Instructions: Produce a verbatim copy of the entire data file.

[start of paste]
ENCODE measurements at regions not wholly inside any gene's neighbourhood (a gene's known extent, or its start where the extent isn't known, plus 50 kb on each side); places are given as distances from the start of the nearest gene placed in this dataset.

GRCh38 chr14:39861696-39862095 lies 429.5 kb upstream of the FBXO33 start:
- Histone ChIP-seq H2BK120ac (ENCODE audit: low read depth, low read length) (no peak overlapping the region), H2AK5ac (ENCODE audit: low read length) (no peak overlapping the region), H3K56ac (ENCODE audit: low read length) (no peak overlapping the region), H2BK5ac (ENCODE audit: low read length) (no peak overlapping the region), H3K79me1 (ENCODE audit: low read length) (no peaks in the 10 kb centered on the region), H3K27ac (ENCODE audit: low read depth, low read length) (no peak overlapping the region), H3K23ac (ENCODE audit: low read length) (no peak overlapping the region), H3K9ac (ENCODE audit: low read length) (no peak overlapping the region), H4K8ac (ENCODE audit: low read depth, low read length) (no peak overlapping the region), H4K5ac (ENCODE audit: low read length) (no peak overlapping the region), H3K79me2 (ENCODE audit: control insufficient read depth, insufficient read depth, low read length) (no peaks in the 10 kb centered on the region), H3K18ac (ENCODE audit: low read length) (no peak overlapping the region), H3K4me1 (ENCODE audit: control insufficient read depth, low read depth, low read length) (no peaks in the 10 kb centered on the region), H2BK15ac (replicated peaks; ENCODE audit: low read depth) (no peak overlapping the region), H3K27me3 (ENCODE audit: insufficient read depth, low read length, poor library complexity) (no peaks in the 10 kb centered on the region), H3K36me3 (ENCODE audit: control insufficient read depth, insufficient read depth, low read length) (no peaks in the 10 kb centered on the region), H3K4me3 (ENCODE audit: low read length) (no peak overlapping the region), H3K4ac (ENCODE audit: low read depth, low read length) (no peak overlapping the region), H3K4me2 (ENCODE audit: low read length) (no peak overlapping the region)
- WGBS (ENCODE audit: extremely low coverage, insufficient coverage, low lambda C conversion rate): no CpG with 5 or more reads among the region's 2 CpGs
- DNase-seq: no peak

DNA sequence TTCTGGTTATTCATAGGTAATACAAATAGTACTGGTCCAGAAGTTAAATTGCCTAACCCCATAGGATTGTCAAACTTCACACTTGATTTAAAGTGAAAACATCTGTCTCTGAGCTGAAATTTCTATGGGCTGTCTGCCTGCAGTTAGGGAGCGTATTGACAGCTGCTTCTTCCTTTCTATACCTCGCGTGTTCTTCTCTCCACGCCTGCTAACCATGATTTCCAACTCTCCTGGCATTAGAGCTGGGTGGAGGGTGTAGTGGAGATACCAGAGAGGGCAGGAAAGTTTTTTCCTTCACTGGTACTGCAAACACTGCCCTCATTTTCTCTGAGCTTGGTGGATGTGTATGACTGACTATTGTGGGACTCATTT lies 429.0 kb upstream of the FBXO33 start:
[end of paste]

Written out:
ENCODE measurements at regions not wholly inside any gene's neighbourhood (a gene's known extent, or its start where the extent isn't known, plus 50 kb on each side); places are given as distances from the start of the nearest gene placed in this dataset.

GRCh38 chr14:39861696-39862095 lies 429.5 kb upstream of the FBXO33 start:
- Histone ChIP-seq H2BK120ac (ENCODE audit: low read depth, low read length) (no peak overlapping the region), H2AK5ac (ENCODE audit: low read length) (no peak overlapping the region), H3K56ac (ENCODE audit: low read length) (no peak overlapping the region), H2BK5ac (ENCODE audit: low read length) (no peak overlapping the region), H3K79me1 (ENCODE audit: low read length) (no peaks in the 10 kb centered on the region), H3K27ac (ENCODE audit: low read depth, low read length) (no peak overlapping the region), H3K23ac (ENCODE audit: low read length) (no peak overlapping the region), H3K9ac (ENCODE audit: low read length) (no peak overlapping the region), H4K8ac (ENCODE audit: low read depth, low read length) (no peak overlapping the region), H4K5ac (ENCODE audit: low read length) (no peak overlapping the region), H3K79me2 (ENCODE audit: control insufficient read depth, insufficient read depth, low read length) (no peaks in the 10 kb centered on the region), H3K18ac (ENCODE audit: low read length) (no peak overlapping the region), H3K4me1 (ENCODE audit: control insufficient read depth, low read depth, low read length) (no peaks in the 10 kb centered on the region), H2BK15ac (replicated peaks; ENCODE audit: low read depth) (no peak overlapping the region), H3K27me3 (ENCODE audit: insufficient read depth, low read length, poor library complexity) (no peaks in the 10 kb centered on the region), H3K36me3 (ENCODE audit: control insufficient read depth, insufficient read depth, low read length) (no peaks in the 10 kb centered on the region), H3K4me3 (ENCODE audit: low read length) (no peak overlapping the region), H3K4ac (ENCODE audit: low read depth, low read length) (no peak overlapping the region), H3K4me2 (ENCODE audit: low read length) (no peak overlapping the region)
- WGBS (ENCODE audit: extremely low coverage, insufficient coverage, low lambda C conversion rate): no CpG with 5 or more reads among the region's 2 CpGs
- DNase-seq: no peak

DNA sequence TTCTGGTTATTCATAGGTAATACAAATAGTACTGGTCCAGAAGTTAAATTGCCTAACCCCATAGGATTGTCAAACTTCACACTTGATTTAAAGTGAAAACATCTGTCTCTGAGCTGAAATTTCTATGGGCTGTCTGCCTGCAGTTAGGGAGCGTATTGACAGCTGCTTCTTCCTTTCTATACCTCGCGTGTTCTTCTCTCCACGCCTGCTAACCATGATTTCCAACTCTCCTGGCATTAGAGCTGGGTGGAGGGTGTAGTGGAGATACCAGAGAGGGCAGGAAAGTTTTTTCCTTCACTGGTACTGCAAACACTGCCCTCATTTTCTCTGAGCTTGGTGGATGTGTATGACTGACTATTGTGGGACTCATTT lies 429.0 kb upstream of the FBXO33 start: